You Call it Bipolar-I Call it MSD
She’s a Pretty Good Cook
Comorbid, as in comorbidity, is an ominous enough sounding word, meaning simply that a person has two different mental issues, existing at the same time. Annie used this phrase last week when I was writing about sorting out the different contentions with which I deal. I was speaking of being able to distinguish between anxiety and agitation, for instance, or anxiety and irritability.
Some sufferers of MSD, do not have multiple mental problems, but that is not the norm. Just as panic attack syndrome was a part of me for 48 years, anxiety remains with me still. My point in mentioning comorbidity, is that MSD sufferers, on the average, demonstrate characteristics of their illness 54% of the time, which means the other 46% of the time they do not manifest symptoms of their illness.
Unfortunately, there is no manual that tells me which are good days, and which are days that I must watch out for. I now employ the mood chart, which allows me to see when one or more red flags appear in any given day. A red flag may mean inadequate sleep, or the presence of lethargy in my legs, or any of the other identifiable components, with which I must contend.
So, when I spiraled downward on Wednesday, after leaving the psychiatrist’s office, did it mean that I was suffering from mood spectrum disorder, and that the visit was a trigger? Or did it mean that, “Life is a bitch: deal with it?” This is what I am trying to sort out, with Annie as my coach. In yesterday’s piece, I alluded to Interpersonal Social Rhythm Therapy (ISRT), a therapeutic approach which incorporates the belief that MSD patients can control their symptoms just as effectively with management, as they can with medication.
This last statement represents the essence of my therapeutic goals and objectives. In choosing management over medication, I accept the fact that I need a good coach, a good mentor (psychiatrist) and a flexible environment, so as to allow for the foibles of day-to-day existence to crop up upon occasion, without serious complications. By that I mean that being retired allows me to work when I choose, and even if that is every day, it need not be if I am encountering technical difficulties. When I was working in the school district, I did not have the luxury of deciding when I wanted to work and when I didn’t.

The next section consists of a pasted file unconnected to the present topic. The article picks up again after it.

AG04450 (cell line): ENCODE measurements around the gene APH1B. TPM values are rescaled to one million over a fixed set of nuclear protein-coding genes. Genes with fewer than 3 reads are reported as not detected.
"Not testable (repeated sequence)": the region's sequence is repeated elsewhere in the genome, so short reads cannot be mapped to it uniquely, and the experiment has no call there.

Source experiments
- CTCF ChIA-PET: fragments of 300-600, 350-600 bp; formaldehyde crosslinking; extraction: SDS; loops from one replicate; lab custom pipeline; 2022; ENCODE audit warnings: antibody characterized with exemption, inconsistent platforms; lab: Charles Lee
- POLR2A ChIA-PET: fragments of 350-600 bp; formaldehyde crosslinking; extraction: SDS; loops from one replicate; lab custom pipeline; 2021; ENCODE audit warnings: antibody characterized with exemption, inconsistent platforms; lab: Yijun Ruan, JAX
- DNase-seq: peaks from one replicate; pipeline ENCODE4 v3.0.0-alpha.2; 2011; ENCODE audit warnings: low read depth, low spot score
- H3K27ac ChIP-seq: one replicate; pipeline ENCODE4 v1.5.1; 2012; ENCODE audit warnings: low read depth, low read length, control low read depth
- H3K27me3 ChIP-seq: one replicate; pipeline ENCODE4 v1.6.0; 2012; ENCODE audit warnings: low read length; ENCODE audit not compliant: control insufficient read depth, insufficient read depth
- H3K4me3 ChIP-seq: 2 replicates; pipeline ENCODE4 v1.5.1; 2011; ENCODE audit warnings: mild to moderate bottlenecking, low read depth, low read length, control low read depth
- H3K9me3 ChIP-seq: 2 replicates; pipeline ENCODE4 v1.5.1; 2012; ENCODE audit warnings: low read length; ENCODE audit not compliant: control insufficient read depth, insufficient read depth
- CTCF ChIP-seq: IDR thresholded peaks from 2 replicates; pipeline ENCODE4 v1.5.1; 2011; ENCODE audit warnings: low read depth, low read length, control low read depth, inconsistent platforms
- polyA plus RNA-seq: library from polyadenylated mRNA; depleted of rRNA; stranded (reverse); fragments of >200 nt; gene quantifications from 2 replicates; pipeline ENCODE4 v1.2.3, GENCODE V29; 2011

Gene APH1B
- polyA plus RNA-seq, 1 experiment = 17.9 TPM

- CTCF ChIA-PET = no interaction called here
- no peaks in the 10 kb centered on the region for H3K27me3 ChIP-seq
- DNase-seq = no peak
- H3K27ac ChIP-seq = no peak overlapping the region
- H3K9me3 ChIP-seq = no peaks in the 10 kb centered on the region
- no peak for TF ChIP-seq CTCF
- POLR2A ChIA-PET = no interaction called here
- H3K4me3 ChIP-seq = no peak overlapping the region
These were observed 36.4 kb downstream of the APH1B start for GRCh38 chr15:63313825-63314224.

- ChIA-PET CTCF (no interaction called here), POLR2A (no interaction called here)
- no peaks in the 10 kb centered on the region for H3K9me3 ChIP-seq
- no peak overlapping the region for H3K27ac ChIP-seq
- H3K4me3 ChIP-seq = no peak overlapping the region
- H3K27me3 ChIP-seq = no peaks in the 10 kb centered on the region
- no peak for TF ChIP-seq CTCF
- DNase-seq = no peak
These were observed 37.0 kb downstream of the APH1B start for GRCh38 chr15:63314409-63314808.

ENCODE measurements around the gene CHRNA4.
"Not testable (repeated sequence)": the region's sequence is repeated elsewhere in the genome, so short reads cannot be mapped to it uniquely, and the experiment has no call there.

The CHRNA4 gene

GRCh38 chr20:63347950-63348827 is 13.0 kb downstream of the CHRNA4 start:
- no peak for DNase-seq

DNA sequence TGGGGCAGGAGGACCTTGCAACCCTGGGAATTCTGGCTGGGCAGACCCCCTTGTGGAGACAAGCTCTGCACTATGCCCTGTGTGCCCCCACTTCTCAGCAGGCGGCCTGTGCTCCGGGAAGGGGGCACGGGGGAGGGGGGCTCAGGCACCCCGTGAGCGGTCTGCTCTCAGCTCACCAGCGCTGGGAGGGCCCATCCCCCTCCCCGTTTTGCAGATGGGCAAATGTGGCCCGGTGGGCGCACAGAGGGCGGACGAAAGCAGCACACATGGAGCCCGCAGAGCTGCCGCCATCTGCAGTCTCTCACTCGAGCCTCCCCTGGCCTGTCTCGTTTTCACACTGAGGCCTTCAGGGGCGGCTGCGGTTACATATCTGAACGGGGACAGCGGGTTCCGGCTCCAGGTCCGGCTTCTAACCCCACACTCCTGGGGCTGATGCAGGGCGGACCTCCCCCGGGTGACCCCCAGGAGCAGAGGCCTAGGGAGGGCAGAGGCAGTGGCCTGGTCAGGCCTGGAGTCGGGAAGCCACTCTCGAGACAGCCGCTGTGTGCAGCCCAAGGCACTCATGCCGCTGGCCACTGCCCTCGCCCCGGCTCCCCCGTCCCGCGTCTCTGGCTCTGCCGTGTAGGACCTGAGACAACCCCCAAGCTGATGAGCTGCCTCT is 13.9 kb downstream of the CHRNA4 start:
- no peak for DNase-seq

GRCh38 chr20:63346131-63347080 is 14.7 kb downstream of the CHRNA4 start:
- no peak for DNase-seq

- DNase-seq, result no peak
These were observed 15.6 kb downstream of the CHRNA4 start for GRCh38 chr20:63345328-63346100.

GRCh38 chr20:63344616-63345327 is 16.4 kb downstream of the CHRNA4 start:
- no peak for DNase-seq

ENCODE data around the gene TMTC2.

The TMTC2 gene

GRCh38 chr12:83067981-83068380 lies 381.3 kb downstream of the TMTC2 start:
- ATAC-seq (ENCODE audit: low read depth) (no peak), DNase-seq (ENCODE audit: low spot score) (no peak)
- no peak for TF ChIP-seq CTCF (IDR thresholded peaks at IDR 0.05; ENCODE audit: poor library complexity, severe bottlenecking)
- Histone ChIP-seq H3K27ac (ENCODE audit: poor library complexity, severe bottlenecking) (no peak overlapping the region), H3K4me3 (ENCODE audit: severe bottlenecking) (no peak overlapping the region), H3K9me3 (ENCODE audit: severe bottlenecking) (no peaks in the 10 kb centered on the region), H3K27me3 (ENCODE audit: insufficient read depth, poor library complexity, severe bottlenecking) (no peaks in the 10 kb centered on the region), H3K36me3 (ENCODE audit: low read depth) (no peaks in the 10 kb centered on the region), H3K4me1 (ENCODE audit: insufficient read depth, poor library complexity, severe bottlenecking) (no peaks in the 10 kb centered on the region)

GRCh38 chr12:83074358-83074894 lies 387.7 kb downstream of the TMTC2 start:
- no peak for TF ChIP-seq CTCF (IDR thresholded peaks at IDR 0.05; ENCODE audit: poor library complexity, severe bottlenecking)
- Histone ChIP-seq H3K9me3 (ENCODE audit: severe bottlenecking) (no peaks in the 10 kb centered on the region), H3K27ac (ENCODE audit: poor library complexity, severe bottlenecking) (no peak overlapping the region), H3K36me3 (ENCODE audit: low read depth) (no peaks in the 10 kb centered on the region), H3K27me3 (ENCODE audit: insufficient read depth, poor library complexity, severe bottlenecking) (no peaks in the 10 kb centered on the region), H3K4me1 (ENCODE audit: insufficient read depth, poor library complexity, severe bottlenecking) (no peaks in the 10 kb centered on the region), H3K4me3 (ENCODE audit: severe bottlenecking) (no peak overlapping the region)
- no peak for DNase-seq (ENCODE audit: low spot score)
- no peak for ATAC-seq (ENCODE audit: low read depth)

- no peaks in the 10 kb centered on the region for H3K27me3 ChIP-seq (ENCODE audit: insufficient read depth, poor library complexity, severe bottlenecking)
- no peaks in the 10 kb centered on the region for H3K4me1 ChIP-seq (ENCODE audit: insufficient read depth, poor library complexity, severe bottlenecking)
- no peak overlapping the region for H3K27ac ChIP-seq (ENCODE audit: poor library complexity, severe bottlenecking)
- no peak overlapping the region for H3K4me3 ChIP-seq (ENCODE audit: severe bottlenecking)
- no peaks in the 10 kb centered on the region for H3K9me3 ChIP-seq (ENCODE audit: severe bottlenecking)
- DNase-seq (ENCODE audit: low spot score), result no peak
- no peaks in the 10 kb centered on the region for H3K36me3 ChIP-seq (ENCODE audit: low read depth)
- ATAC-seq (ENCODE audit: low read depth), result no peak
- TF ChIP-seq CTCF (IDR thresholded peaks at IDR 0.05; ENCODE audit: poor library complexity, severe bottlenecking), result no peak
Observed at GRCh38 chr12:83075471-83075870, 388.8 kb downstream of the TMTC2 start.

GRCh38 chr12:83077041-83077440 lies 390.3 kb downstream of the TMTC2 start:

Obviously, it’s very helpful to not have to go to work (even if I enjoyed my job) if I am “under the weather.” I liken it to having the flu. No one wants a coworker who is sick to show up at work and share the goodness. It’s one of those damned if you do (come to work-sick), damned if you don’t (don’t come to work-slacker) situations. I, however, have made the decision that I will no longer be working on a crew. I do not feel as though that is going to benefit anyone, partly because I can not guarantee I will be there, and also because I can not be certain that I will be acceptably disposed to getting along with my coworkers, at any given moment in time.
In addition to ISRT as a therapeutic tool in my recovery program, is Cognitive Behavioral Therapy, which according to Dr. Phelps, “has been shown in several large studies to be as effective as antidepressant medications for the treatment of mild to moderate depression.” He goes on to say that “most people do not know that therapy works as well as antidepressant medications.”
And that represents the foundation upon which I will build my therapeutic recovery program. I have prattled on sufficiently about my willingness to obtain and record the necessary data on my mood chart, my enthusiasm for regulating sleep, diet and exercise, and my already-proven ability to utilize Cognitive Behavioral Therapy, so that I do not have to justify my decision. All I need to do is find a psychiatrist/psychologist who is well-versed in IRST and CBT, so we can get together and make alphabet soup. With Annie as part of the process, and a soup being contemplated, I am guaranteed of success, because Annie is a pretty good cook.